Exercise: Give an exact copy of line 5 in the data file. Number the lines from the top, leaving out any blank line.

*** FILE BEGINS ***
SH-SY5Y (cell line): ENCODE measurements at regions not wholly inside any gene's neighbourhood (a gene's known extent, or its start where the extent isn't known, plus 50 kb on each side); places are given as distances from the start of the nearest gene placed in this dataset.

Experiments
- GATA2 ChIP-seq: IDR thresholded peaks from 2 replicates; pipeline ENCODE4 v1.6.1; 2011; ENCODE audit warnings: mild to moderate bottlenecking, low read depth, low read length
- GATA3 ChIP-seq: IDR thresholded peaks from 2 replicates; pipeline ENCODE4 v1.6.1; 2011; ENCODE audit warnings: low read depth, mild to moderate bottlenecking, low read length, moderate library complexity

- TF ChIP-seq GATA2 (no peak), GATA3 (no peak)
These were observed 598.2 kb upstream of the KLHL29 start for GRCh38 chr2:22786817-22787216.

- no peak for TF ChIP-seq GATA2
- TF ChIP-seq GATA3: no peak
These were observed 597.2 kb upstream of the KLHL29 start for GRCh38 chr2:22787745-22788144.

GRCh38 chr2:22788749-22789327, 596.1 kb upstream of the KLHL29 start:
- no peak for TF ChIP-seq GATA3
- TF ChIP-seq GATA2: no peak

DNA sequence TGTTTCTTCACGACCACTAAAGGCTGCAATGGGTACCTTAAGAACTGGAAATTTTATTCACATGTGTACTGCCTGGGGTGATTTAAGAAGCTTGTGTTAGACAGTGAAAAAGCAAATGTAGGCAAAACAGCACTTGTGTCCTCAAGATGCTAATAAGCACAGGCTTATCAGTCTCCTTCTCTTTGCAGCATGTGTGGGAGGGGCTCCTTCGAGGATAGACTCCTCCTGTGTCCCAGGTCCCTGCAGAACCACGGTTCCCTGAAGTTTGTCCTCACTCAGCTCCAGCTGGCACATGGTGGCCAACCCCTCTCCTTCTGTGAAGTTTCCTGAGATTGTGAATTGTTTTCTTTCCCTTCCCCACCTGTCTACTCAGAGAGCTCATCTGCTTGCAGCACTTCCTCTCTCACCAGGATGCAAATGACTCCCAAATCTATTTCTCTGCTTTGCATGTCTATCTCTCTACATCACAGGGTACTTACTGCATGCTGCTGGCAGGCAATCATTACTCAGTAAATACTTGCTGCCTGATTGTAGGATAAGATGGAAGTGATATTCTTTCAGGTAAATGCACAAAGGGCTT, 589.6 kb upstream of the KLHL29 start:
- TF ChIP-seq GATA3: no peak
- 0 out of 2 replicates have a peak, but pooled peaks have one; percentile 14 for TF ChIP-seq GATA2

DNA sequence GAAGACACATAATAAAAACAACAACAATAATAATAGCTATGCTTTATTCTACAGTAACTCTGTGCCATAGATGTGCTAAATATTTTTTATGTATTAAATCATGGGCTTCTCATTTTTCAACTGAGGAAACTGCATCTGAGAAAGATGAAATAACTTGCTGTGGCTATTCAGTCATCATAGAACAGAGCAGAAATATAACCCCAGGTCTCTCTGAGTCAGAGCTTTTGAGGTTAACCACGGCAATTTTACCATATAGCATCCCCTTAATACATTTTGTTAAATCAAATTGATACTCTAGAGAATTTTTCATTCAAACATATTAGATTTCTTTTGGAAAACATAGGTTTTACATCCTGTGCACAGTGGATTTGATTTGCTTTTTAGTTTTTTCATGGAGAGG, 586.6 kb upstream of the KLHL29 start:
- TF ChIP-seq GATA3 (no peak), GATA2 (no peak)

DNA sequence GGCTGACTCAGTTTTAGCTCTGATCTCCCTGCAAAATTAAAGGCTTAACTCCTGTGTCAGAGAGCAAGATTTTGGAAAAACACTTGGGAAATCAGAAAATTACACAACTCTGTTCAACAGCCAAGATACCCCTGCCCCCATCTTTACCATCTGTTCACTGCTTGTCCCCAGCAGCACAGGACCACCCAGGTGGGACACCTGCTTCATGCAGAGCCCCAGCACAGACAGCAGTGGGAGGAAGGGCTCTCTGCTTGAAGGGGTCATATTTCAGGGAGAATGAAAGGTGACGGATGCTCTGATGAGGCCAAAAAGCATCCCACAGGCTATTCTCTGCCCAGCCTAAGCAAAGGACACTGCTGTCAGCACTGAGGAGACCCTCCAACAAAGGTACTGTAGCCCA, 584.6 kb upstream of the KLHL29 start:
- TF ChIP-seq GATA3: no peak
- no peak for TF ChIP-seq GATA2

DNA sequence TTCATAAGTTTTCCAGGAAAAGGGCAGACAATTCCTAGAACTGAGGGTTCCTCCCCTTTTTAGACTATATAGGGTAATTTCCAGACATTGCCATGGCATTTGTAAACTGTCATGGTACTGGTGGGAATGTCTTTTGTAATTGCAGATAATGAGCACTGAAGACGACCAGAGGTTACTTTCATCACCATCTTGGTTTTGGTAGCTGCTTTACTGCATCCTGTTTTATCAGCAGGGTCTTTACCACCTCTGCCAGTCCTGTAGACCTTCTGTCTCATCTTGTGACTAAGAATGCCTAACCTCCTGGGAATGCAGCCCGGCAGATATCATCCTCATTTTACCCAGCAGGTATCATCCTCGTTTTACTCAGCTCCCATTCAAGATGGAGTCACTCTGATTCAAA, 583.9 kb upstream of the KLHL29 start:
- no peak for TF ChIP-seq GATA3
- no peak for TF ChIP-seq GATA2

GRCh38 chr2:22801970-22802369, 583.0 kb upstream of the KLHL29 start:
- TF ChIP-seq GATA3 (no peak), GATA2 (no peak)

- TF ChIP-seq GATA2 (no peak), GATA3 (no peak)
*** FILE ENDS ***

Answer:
- TF ChIP-seq GATA2 (no peak), GATA3 (no peak)